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Waterfront complex on former brownfield commanding rents up to $3,200 a month

Waterfront complex on former brownfield commanding rents up to $3,200 a month

by Joseph KisselJuly 9, 2019

Lt. Gov. Kathy Hochul, who’s been instrumental in toxic-waste site clean ups in Niagara County, re-appeared in North Tonawanda this morning to tout the state’s brownfield remediation program in catapulting the brand-new apartment complex on River Road as a catalyst for more development along the waterfront.

Hochul: “I’ve spent a tremendous amount of time in North Tonawanda. And the transformation to someone is so visible. When I lived in the Southtowns we didn’t actually come up to the Northtowns. We didn’t spend time in North Tonawanda. Now it’s a destination. It has a reputation for being a culinary place. A place where people can congregate. New breweries, restaurants.”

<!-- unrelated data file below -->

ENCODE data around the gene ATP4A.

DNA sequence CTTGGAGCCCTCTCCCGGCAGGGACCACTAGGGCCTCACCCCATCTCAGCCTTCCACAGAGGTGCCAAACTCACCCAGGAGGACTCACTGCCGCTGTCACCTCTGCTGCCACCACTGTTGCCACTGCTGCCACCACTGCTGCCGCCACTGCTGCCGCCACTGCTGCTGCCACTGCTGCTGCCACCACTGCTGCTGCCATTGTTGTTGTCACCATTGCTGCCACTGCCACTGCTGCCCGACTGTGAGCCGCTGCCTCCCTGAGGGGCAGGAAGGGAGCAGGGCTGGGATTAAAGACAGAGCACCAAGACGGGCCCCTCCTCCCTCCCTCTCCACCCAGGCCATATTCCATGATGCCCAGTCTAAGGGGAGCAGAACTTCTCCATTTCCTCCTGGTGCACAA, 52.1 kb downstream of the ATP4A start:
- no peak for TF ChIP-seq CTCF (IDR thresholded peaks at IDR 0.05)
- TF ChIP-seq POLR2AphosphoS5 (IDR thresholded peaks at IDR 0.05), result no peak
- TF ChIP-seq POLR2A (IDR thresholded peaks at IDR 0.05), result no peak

“All that’s great. But you need a place for people to live. And that’s what this project is signaling. That this community is alive and well and vibrant and open for business. And so I believe there is going to be high demand for projects like this along the waterfront because this is truly one of our premiere locations in Western New York.”

“This magnificent waterfront that was overlooked for decades. And yes it was great place when it was an iron-works facility and a marina after and people could work here and build the middle class and like so many of our other industrial cities from here down to Bethlehem Steel. Buttthat era is over. But what happened was so many of these business just abandoned their families, leaving the communities to just look at this this wasteland, a reminder of the former glory days. It’s hurtful.”